Figure 3.

Hemianopia pathway: we have previously proposed an anatomical pathway for visual field recovery depicted here. Briefly, the residual left temporal retinal ganglia cells send their projections to the appropriate lateral geniculate nucleus, the function of which is not entirely clear. The retinofugal projections to the left superior colliculus remain intact with information potentially traversing to the right side through the intertectal commissure (IC), then processed through the pulvinar, and finally to the right visual cortex. The left pulvinar is severely atrophied and is unlikely to account for residual vision seen in our subjects (figure is adapted from Burke et al. [20]).

Histological data from this model, as well as that from clinical studies, suggest that residual subcortical and brain stem areas play a significant role in functional remodeling following early-life hemispherectomy. The culmination of over 20 plus-year experience with this model has shed new light on the ability of the infant brain to reorganize [20]. The application of validity criteria further shows the significant contribution to the understanding of human conditions by studying nonhuman primates. We have also applied these criteria to a nonhuman primate model of pediatric HIV infection [11]. There are relatively few pediatric simian immunodeficiency virus (SIV) models, but the ones that are available show strengths in each of the five validity criteria and provide a platform in which to test therapeutic interventions that are aimed at reducing HIV neurological dysfunction that is prevalent in the pediatric population [11, 38].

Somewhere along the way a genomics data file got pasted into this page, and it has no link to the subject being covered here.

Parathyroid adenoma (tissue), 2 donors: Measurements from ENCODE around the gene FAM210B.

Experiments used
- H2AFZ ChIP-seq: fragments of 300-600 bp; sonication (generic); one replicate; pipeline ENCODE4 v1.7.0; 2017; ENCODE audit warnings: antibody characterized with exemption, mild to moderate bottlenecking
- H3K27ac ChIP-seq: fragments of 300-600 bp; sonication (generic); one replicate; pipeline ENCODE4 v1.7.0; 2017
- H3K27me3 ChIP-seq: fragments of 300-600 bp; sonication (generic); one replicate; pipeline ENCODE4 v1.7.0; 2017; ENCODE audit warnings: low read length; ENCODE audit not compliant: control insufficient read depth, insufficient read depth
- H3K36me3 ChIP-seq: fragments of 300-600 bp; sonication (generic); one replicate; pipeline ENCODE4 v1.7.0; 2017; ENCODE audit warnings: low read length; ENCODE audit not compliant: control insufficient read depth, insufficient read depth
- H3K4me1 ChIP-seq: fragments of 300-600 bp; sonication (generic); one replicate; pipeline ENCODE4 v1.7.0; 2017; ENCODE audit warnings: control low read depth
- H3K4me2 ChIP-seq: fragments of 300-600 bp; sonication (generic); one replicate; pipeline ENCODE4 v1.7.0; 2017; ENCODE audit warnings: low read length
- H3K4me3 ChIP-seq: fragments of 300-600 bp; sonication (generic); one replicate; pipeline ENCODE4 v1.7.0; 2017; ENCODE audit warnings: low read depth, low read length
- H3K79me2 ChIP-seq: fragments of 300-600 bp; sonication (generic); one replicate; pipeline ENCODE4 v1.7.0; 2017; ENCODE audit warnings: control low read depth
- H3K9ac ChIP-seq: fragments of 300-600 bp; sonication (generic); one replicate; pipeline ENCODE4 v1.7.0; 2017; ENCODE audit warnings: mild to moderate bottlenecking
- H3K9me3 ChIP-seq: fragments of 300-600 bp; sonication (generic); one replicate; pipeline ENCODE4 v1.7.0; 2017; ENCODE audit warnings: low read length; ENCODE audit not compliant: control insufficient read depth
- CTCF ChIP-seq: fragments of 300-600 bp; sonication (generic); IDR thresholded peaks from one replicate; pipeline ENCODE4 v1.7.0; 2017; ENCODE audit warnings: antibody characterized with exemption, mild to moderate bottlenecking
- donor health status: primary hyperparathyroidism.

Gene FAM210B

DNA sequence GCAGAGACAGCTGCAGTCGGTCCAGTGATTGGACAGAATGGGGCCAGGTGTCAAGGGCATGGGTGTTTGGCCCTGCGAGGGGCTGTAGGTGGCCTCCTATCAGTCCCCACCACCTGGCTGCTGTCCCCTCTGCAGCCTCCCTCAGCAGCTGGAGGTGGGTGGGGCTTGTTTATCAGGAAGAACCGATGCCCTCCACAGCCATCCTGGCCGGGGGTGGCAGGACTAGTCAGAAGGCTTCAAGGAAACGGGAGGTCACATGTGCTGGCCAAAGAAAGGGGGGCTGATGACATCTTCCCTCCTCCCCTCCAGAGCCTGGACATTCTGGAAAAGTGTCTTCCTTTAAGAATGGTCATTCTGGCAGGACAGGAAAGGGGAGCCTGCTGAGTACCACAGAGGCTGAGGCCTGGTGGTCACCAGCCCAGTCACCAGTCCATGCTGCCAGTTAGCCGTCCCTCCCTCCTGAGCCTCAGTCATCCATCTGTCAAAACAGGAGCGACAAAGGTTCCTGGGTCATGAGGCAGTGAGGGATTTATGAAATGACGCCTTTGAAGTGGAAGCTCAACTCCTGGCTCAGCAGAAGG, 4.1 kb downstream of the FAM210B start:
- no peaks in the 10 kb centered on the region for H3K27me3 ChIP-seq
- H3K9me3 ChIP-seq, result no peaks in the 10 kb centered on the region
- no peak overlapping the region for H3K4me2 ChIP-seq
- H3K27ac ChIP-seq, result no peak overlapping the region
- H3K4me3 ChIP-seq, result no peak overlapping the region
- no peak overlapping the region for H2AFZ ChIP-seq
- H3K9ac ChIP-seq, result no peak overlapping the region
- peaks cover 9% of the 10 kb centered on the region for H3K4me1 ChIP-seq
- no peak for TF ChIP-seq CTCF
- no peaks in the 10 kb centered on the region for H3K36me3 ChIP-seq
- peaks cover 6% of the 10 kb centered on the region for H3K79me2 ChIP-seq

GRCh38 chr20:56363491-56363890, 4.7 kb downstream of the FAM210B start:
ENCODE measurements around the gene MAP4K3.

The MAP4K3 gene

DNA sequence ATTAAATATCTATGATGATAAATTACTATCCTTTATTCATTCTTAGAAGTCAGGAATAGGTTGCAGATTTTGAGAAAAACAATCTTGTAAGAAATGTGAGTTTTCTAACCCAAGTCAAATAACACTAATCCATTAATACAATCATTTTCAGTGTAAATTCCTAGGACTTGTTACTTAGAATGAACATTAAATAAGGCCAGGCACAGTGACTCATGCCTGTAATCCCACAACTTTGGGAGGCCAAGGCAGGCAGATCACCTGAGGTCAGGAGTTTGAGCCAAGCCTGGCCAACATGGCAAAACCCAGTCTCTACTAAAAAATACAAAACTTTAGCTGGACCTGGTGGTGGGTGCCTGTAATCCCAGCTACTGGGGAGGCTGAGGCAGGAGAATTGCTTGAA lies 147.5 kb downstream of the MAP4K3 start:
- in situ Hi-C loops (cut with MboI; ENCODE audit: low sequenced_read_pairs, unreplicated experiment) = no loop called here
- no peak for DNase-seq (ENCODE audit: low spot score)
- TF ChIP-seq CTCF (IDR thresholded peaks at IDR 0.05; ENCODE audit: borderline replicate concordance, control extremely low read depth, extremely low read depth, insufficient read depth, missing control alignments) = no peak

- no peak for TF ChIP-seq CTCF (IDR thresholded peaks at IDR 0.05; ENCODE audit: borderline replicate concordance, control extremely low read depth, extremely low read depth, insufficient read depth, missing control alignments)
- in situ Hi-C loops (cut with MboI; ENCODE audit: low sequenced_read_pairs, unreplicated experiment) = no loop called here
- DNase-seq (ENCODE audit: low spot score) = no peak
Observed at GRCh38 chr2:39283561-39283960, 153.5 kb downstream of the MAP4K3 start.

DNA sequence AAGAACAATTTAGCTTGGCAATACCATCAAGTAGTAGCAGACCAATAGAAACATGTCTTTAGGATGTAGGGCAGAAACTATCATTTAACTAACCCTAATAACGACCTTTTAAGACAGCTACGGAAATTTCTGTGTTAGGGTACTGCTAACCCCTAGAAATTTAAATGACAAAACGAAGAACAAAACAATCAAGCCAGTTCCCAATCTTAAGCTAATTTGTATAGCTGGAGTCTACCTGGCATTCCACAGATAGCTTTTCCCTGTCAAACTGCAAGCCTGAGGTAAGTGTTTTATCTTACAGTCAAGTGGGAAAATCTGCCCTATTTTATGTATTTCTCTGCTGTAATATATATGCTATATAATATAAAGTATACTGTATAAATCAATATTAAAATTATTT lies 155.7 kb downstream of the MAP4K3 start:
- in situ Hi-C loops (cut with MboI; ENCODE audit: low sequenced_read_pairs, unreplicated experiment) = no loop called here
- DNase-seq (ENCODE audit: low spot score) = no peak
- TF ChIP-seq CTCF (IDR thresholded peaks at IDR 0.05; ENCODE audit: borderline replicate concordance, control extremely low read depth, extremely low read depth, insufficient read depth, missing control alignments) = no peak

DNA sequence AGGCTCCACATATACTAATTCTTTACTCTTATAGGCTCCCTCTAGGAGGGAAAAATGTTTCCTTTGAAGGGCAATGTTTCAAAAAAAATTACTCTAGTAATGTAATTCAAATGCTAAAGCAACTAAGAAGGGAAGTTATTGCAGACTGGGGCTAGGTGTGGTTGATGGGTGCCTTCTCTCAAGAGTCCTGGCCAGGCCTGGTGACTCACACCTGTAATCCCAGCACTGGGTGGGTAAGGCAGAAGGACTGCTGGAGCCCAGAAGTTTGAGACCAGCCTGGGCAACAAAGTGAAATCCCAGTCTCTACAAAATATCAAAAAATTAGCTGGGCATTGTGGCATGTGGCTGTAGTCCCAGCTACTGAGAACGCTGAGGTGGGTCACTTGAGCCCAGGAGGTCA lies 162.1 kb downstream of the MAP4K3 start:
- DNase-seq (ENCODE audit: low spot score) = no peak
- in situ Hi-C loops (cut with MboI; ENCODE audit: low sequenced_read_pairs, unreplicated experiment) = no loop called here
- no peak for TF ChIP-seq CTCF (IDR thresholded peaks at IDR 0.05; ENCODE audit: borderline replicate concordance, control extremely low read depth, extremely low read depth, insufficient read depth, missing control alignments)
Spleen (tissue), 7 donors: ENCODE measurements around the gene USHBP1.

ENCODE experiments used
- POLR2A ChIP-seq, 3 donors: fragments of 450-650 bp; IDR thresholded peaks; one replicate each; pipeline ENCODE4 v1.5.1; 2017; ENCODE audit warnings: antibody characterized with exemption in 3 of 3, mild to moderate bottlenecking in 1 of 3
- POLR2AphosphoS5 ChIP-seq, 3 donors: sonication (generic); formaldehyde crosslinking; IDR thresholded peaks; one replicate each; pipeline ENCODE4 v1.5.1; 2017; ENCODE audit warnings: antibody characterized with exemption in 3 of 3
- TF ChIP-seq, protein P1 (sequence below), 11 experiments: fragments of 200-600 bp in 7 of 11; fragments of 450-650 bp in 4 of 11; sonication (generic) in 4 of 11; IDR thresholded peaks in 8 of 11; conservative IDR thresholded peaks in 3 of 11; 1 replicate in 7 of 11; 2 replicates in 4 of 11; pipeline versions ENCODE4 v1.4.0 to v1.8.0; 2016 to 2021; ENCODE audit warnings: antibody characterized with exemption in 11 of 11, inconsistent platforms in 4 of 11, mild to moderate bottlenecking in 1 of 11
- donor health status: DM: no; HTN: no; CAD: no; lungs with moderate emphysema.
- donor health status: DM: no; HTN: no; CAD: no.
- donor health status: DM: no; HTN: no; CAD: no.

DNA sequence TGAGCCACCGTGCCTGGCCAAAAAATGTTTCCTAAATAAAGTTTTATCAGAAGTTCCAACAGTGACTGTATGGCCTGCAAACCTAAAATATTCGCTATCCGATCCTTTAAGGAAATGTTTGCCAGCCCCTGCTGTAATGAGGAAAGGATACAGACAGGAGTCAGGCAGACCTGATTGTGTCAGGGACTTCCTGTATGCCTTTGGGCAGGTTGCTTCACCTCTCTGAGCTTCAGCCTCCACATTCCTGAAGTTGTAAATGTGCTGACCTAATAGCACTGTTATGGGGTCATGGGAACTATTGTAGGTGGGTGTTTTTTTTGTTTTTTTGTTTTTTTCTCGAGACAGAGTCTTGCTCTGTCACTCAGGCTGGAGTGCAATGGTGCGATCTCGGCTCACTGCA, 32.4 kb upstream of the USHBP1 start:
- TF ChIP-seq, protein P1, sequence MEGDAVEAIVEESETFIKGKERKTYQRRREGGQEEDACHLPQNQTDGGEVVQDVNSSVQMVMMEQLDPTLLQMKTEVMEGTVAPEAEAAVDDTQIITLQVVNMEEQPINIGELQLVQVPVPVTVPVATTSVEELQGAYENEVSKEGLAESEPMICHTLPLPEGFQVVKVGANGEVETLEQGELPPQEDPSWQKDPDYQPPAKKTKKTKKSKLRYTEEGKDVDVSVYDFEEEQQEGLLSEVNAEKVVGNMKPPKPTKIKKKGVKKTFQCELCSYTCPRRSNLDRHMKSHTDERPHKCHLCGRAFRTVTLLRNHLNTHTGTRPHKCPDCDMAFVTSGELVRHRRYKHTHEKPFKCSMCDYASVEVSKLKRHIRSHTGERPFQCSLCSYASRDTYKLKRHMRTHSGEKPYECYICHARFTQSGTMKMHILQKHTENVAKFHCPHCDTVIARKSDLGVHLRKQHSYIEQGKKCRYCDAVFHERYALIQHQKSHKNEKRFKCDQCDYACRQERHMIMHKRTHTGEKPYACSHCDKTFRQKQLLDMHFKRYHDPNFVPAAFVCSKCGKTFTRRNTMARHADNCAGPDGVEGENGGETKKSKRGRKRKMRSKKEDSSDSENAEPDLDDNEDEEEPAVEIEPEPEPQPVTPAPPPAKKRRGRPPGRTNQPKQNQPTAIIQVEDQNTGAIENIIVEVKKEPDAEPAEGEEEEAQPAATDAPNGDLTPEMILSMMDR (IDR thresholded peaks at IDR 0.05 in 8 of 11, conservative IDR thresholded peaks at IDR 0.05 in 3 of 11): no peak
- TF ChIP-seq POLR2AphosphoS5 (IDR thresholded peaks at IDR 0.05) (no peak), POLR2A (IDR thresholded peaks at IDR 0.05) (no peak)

4. Conclusions

In this book, we present a series of chapters dedicated to the study of primates that range from phyletic organization, to observational and conservational efforts, to using nonhuman primates, to understand our own human condition. In their natural habitat, the interaction between humans and nonhuman primates may be contentious as monkeys may be seen as agricultural pests [1, 2, 39], something that we could only speculate Marais would argue against. Whether or not we are cognizant of his work, Marais [1] helped lay the foundation for multiple lines of research for the better understanding of our own human psyche, emphasized the need to protect and observe primates in their habitat so that we may better understand our own “soul.”

Acknowledgments

This research was supported by the Behavioral Science Foundation (BSF), St. Kitts and the Natural and Engineering Research Council of Canada (NSERC RGPAS 478115-2015 to MP). We are grateful to the entire staff of BSF for excellent animal care and research assistance.

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Mark W. Burke and Maurice Ptito (May 30th 2018). Introductory Chapter: Primates - What the Monkey Brain Tells the Human Brain, Primates, Mark Burke and Maurice Ptito, IntechOpen, DOI: 10.5772/intechopen.76482. Available from: